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Clean energy storage may give coal-fired plants a second life


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Clean energy storage may give coal-fired plants a second life

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Xcel Energy's Hayden power plant in northwestern Colorado may be retrofitted with energy storage to support the utility's rapid investment in renewables.
Source: Jeffrey Beall/Flickr

Power generators spent heavily on coal-fired generation over decades. But as coal becomes more of an environmental and financial liability, many plants are slated to close — leaving companies to decide what to do with these assets.

U.S. utilities will shed nearly 93 GW of coal-fired generation between 2021 and 2035, S&P Global Market Intelligence data shows. Now, some companies are testing a novel idea: turning their retired coal-fired plants into massive clean energy battery banks to support a rapid build-out of intermittent solar and wind farms.

By reusing existing infrastructure, utilities can potentially save some local jobs and tax revenue for towns that struggle with plant closures. Economic stability is a priority for politicians navigating the transition to cleaner energy.

The biggest draw for utilities, however, is the recent introduction of vastly more efficient long-duration storage options.

Xcel Energy Inc. is considering retrofitting one unit at its Hayden coal plant in northwestern Colorado with energy storage that uses molten salt. An already-tried technology at concentrating solar plants, the salt can retain heat and energy for many more hours than traditional lithium batteries do.

If built, the system would store up to 150 MW of electricity for at least 10 hours, said Xcel spokeswoman Michelle Aguayo.

"The first thing Xcel told me is that they're looking at asset retention," recalled Tim Redmond, a county commissioner whose district includes Xcel's 441-MW Hayden coal plant slated to retire in 2028. "They want to keep the station there, keep it operating."

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Across the country in North Carolina, Duke Energy Corp. is planning to test a similar idea at one of its coal plants. Duke recently teamed up with Alphabet Inc.'s spinoff Malta Inc. to explore molten salt storage that could eventually be scaled up for use at other sites in the utility's service territory.

An up-and-coming startup, Malta is developing systems capable of storing energy for up to 200 hours. The electricity can then be easily dispatched back to the grid when demand peaks or renewable generation dips.

"It could be a game-changer," said Duke Energy spokesperson Valerie Patterson. The utility is looking at a range of technologies to meet its carbon reduction goals, including having a 23% clean energy portfolio by 2030. "We do have a commitment to serve our customers with reliable power 24/7," Patterson said.

Duke expects to retire 6,370 MW of coal-fired capacity between 2021 and 2028 but does not plan to retire its last coal-fired plant until 2048. That is more than a decade beyond U.S. President Joe Biden's goal to decarbonize the utility sector by 2035 to help slow climate change.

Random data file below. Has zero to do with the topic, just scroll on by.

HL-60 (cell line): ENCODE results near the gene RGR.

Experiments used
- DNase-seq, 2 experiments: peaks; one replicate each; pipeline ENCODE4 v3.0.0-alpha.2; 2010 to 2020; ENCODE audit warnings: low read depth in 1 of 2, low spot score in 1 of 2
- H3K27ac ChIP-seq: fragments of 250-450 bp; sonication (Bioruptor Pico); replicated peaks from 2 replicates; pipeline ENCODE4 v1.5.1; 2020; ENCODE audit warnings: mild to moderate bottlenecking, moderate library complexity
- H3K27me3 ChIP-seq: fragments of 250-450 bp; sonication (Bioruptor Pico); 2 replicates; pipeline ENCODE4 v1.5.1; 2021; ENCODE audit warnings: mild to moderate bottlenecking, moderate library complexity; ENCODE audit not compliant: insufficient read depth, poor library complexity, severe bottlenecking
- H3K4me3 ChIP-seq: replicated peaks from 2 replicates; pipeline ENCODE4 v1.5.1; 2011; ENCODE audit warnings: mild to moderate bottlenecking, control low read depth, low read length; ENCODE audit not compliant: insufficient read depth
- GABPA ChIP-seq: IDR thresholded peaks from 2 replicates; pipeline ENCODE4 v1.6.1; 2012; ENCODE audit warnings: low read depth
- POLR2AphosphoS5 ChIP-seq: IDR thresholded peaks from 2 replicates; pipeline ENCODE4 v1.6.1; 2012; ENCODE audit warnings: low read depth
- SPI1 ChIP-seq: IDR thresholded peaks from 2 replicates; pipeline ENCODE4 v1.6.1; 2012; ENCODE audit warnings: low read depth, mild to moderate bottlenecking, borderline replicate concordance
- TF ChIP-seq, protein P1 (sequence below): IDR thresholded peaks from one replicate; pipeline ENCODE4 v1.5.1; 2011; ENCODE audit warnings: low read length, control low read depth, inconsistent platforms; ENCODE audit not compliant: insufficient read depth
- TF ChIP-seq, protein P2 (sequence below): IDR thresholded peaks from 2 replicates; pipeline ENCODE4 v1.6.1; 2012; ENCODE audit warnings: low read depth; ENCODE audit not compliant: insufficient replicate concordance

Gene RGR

At the same time, announced coal plant retirements are accelerating industry-wide, new data from Market Intelligence shows.

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Duke and Malta are conducting a one-year pilot study and expect to decide in 2022 whether to build a North Carolina energy storage project and, if so, where. Using an existing plant makes sense because the storage system would operate as a conventional power plant and use infrastructure that is already in place, Patterson said. It would also help the company retain workers it can ill-afford to lose.

"As new and emerging technology comes into play, we still need to have people who can operate those assets," Patterson said. "We're looking at keeping them employed, to maintain that institutional knowledge, to meet our future needs as well."

It is now up to industry

Long-duration storage is the "lagging piece" of the clean energy puzzle, said Kerry Rippy, a Colorado-based thermal renewable researcher. Without it, solar energy cannot live up to its potential.

Molten salt storage is one of several technologies Rippy predicts will grow, not just to accommodate renewables but also to store solar heat in the production of hydrogen and ammonia. When scaled for grid needs, the technology should be cost-competitive with the lithium batteries that are already widely in use.

"The systems definitely work, it's just a matter of bringing the cost down and getting industry to use it," Rippy said.

Meanwhile, in Routt County, Colo., many of the 70-some employees at Xcel's Hayden plant are trying to decide whether to accept a transfer to a new job, possibly in another state. Some plan to stay put to see what the utility ends up doing with the facility. Others have taken early retirement packages.

Redmond worries about the plant workers but is also excited about possibilities the power company has discussed for the Hayden site: an Xcel "campus" that could include as many as three or four different projects.

Besides energy storage, the old plant site may sport a hydrogen production facility and a biomass power plant that would burn spruce and lodgepole pine killed by beetles, along with other waste streams. The dead trees would be shipped in from across the state via rail spurs once used to bring in coal.

Xcel is also in talks with Colorado Parks and Wildlife about turning a large pond by the plant into a fish hatchery, Redmond said. "My hope, quite possibly, in the end, is to get more jobs there than we originally had."